The Revolution and Modern France

(This is the third in a series of articles on the cultural and political effects of the French Revolution. Parts I and II are here.)

The French Revolution as a great and glorious event, a defining moment in the upward linear march of progressive humanity, is the founding myth of the French Republic. The myth is firmly built into the foundations of French society, and embodied in the nation’s holiest holiday, Bastille Day, July 14. For those who want to understand more deeply the modern world, the holiday also provides a perfect opportunity to reflect on the Revolution and its implications.

In earlier articles, we have looked, without judgment and without commentary, at an array of psychopathological disturbances and sadistic depravity among the “revolutionaries.” We have also surveyed, in a brief manner, three strains of 19th-century Western critical thought regarding the Revolution and its aftermath. Now, in the concluding third part of this mini-series, we look at the state of modern and postmodern France as it sinks ever deeper into the quagmire of multicultural self-annihilation.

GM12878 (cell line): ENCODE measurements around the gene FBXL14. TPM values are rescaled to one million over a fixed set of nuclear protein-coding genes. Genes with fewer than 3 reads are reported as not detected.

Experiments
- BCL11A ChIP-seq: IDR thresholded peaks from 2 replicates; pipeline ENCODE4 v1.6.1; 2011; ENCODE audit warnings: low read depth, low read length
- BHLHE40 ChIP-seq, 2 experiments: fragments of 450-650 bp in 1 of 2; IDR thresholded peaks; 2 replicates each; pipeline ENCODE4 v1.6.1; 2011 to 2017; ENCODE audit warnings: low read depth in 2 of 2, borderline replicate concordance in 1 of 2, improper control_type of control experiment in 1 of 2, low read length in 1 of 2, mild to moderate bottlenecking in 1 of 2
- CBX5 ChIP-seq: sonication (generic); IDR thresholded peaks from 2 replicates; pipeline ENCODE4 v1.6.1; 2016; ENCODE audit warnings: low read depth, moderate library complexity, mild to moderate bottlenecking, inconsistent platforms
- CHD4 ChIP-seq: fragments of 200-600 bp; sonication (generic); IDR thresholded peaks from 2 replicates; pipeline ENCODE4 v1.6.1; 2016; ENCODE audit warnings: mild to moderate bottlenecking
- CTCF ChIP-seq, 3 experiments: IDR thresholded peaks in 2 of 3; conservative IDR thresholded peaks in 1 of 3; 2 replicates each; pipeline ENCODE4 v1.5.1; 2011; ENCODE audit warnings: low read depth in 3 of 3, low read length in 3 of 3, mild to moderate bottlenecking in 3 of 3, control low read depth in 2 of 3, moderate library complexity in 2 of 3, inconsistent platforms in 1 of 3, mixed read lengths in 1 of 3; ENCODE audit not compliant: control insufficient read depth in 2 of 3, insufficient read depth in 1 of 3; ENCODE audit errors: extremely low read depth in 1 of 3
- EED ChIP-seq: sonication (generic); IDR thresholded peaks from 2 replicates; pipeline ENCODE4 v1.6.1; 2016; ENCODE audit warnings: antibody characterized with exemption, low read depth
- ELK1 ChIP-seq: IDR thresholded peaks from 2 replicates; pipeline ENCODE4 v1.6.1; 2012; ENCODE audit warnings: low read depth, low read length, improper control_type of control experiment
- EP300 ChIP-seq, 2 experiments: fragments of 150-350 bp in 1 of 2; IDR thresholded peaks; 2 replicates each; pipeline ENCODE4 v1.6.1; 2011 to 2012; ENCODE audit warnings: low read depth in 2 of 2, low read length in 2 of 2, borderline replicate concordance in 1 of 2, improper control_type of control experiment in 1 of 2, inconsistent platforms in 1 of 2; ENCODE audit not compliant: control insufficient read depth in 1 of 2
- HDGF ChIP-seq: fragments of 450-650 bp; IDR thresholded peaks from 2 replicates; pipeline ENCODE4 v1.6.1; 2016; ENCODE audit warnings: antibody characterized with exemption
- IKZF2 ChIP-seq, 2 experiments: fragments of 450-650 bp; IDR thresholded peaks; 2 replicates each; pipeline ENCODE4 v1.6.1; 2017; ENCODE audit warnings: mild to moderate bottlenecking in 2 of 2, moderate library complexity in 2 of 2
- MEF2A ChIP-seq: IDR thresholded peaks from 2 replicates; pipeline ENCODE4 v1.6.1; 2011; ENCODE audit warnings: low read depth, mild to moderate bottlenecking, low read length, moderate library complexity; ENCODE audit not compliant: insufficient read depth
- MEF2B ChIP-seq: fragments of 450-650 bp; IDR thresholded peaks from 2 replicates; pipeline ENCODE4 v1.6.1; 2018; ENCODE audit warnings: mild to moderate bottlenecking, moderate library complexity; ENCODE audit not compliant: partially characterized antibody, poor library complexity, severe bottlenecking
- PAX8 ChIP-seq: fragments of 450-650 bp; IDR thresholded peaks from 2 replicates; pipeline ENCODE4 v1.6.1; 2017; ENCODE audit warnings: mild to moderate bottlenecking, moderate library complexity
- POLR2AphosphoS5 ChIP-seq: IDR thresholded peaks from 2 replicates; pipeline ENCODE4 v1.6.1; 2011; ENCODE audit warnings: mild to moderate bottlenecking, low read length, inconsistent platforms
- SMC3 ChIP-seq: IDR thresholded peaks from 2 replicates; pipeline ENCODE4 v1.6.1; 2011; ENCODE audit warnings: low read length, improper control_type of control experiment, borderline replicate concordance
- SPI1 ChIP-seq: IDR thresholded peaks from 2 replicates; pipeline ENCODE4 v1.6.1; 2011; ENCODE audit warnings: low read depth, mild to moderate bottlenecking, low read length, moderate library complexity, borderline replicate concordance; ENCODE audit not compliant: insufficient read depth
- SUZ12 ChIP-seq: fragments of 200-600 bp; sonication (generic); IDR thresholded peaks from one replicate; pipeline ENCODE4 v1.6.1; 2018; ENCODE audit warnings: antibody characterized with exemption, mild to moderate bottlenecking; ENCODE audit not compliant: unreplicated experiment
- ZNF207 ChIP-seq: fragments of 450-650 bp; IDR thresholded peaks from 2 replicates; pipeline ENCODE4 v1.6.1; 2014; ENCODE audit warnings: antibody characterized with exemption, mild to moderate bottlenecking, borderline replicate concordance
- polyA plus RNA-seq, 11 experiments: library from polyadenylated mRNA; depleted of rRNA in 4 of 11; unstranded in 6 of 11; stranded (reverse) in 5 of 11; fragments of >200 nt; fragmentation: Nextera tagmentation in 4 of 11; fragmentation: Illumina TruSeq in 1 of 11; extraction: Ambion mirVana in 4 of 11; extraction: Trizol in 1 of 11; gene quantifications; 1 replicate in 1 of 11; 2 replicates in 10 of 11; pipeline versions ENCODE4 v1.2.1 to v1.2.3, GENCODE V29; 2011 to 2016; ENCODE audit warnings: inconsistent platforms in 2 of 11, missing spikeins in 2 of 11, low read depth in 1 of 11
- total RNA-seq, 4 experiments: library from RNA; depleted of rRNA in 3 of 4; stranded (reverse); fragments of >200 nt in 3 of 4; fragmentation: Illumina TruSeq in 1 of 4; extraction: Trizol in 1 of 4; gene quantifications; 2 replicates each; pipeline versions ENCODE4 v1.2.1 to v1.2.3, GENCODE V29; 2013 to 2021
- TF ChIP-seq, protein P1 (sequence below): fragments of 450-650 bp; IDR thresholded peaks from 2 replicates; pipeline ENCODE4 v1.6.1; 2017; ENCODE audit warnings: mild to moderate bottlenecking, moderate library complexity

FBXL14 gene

There are myths in the history of European nations that connect and unify, such as the Athenian narrative of its leadership of the Hellenic world in the Persian Wars, or the Spanish myth of the Reconquista as a linear process stretching from the early eighth century to the late 15th, or the Kosovo myth, which enabled the Serbs to endure four centuries of Ottoman darkness.

The myth of the French Revolution, by contrast, inherently perpetuates an emotional, moral, and intellectual schism within a great nation. It has been poisoning the bonds among members of the French polity for over two centuries. It was one of the direct causes of the Fall of France, in 1940. There are few French people of our time, however—or even in the two preceding centuries—who are able to bridge that gap. If some fleetingly succeeded, like the poet Charles Peguy appeared to do on the eve of the Great War, the feat was only temporary and fleeting. Georges Clemenceau’s assertion, during a debate in the National Assembly in 1891, that “the French Revolution is a block from which nothing can be taken away” remains, on the whole, untouchable, which makes for a horrid mix of the Revolution’s supposedly lofty ideals and its criminal practices. “The rights of Man and Citizen” remain  inseparable from the Terror and its criminal perpetrators.